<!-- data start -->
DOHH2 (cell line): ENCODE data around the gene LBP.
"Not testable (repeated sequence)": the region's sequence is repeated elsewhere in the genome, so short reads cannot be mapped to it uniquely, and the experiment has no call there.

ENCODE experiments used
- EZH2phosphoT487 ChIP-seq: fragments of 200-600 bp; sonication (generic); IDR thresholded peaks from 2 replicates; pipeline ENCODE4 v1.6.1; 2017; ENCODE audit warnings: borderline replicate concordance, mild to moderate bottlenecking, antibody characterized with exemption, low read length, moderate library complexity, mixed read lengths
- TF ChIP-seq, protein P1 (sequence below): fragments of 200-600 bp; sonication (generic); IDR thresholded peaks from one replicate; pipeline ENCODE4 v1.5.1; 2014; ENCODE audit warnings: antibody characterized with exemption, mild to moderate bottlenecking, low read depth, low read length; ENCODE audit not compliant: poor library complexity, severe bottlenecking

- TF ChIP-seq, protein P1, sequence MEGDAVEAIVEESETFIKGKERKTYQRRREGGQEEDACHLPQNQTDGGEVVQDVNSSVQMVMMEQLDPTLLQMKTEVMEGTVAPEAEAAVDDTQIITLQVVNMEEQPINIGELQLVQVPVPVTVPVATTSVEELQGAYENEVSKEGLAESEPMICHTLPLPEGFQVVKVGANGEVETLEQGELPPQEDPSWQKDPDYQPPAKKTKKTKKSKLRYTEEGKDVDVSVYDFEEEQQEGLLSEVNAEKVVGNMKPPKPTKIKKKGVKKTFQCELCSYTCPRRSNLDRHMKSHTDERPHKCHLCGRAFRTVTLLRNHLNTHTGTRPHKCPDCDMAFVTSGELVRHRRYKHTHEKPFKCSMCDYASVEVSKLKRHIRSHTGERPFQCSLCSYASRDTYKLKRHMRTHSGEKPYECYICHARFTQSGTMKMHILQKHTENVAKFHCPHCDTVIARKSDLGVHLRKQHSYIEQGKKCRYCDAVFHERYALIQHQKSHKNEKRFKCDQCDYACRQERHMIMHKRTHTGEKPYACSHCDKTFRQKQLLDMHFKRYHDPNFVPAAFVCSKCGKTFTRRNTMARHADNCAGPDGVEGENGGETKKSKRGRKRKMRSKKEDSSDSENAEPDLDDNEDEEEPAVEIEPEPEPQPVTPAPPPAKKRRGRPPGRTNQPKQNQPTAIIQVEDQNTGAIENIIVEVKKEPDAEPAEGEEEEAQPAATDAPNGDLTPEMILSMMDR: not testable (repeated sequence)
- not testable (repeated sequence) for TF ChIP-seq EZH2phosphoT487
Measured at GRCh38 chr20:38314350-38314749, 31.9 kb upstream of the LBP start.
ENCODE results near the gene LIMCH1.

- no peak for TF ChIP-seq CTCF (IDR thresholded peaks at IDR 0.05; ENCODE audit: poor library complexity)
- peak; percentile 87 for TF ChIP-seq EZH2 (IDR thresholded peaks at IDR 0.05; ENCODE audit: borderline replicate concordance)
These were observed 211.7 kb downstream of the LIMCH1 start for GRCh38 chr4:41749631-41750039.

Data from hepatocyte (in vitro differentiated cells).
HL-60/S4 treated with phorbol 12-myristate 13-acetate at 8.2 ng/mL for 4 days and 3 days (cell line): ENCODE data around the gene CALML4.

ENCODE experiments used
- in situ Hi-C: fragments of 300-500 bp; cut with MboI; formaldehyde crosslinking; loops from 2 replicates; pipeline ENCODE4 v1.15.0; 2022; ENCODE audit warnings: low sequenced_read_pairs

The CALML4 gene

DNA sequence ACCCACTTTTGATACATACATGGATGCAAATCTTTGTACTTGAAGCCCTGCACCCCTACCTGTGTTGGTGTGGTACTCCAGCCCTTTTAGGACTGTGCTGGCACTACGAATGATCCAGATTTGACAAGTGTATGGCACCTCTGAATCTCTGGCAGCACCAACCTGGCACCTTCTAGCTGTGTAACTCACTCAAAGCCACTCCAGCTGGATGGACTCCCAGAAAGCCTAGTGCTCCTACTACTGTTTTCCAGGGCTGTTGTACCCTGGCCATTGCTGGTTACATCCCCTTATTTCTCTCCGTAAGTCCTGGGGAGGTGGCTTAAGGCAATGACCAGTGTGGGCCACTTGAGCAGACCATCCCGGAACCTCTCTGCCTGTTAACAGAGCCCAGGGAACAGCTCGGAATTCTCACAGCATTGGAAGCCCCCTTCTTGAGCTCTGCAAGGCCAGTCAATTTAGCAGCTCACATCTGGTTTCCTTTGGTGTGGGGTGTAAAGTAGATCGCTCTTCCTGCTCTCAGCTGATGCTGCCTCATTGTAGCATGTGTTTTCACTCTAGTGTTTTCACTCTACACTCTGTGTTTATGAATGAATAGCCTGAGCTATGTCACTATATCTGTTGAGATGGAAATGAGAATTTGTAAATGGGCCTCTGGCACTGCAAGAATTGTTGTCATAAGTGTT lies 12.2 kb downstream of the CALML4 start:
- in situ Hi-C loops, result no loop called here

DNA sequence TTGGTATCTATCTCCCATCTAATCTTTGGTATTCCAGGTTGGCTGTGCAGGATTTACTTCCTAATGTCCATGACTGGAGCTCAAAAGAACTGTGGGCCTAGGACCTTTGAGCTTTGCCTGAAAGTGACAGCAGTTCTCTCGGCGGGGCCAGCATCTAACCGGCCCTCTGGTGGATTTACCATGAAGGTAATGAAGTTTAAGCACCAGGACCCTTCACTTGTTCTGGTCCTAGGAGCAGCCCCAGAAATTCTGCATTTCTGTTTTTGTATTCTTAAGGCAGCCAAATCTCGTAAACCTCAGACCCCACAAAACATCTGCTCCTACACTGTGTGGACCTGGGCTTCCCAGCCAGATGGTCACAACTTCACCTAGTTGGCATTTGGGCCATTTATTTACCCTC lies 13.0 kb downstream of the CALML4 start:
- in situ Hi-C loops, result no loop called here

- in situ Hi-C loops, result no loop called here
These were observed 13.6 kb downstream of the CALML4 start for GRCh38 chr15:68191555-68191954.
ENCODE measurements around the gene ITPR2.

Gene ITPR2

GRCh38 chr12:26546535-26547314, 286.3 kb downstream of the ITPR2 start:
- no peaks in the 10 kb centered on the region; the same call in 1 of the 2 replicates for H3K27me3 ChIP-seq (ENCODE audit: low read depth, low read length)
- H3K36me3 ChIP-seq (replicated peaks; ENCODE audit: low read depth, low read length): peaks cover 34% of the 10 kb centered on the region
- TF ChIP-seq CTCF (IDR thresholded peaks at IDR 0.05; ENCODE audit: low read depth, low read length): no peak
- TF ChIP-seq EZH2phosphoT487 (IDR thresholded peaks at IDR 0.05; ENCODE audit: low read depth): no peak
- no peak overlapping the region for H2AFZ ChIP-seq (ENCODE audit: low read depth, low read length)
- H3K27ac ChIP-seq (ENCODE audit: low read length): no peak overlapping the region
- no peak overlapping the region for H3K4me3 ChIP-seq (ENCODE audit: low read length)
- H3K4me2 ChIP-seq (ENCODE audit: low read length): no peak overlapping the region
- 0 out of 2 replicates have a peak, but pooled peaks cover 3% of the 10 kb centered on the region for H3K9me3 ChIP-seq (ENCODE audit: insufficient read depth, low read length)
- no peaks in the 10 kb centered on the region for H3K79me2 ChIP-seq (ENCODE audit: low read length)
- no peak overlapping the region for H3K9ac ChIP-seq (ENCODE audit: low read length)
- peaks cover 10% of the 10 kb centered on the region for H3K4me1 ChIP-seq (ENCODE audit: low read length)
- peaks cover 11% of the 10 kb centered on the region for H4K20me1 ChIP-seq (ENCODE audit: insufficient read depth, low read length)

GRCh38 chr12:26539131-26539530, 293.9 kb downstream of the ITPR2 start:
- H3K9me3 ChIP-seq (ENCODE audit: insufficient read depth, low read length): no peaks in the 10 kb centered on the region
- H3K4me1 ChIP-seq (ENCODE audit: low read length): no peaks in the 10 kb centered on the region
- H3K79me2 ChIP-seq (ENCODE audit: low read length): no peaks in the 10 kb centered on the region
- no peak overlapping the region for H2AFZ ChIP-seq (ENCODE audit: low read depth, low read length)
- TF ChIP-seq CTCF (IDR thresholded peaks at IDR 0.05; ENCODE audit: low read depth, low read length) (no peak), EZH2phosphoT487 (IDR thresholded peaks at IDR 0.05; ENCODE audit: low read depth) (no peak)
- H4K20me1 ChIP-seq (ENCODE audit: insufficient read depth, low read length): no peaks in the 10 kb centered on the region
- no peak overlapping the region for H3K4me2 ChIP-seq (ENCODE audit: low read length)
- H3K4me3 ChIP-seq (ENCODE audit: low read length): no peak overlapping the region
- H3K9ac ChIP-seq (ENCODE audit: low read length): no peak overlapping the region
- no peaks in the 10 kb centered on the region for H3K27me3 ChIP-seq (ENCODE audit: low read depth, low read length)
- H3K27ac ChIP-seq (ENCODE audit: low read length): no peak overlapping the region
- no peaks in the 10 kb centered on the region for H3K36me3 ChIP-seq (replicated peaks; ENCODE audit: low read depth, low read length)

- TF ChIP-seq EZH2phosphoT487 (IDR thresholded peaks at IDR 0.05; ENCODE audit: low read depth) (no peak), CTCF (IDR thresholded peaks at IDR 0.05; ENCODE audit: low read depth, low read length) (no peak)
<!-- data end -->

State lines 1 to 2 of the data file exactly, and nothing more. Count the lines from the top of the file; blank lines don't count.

DOHH2 (cell line): ENCODE data around the gene LBP.
"Not testable (repeated sequence)": the region's sequence is repeated elsewhere in the genome, so short reads cannot be mapped to it uniquely, and the experiment has no call there.